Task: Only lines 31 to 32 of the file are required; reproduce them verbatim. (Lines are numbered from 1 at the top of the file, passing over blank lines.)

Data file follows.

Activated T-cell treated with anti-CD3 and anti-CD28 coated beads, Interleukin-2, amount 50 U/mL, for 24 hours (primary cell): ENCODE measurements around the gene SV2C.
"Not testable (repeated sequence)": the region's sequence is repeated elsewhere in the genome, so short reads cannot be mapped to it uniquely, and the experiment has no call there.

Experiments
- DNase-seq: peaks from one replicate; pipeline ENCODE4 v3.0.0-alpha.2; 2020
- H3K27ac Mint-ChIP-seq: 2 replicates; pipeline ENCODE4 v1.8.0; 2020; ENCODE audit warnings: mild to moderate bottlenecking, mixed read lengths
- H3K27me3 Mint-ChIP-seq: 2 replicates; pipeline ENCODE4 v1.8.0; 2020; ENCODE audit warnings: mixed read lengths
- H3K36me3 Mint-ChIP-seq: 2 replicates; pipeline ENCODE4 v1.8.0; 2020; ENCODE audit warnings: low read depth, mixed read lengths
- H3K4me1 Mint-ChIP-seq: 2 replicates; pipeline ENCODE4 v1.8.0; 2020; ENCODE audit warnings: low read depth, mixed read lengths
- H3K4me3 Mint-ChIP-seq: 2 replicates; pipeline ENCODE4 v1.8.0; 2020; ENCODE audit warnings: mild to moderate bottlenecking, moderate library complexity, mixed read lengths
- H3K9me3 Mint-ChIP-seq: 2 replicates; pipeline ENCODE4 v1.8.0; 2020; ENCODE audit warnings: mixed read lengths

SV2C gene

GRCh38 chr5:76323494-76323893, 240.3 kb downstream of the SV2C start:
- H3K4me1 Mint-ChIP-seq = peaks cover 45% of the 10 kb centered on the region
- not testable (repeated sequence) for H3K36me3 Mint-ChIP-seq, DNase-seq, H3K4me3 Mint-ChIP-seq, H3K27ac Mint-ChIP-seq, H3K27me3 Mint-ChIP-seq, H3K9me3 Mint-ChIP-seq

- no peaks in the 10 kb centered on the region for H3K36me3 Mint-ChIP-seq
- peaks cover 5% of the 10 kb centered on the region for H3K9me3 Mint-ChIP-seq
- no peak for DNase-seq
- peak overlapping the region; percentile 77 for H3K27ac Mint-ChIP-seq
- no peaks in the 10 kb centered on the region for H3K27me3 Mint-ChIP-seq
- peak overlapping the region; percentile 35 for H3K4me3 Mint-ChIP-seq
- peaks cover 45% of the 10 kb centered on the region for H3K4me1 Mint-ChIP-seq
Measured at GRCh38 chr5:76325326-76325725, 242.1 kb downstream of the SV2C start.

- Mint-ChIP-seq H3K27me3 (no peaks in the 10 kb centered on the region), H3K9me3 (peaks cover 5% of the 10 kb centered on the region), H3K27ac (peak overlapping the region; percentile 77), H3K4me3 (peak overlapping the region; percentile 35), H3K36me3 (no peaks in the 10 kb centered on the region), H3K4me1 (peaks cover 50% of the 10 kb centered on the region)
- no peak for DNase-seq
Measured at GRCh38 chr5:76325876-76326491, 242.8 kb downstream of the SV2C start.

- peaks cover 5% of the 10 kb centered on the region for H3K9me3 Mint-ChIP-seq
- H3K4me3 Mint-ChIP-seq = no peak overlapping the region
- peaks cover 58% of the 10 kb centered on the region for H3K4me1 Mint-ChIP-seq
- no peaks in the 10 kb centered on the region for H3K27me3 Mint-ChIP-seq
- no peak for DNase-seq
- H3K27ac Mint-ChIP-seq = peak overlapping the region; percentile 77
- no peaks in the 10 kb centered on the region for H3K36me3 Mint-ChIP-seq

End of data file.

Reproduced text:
- H3K27ac Mint-ChIP-seq = peak overlapping the region; percentile 77
- no peaks in the 10 kb centered on the region for H3K36me3 Mint-ChIP-seq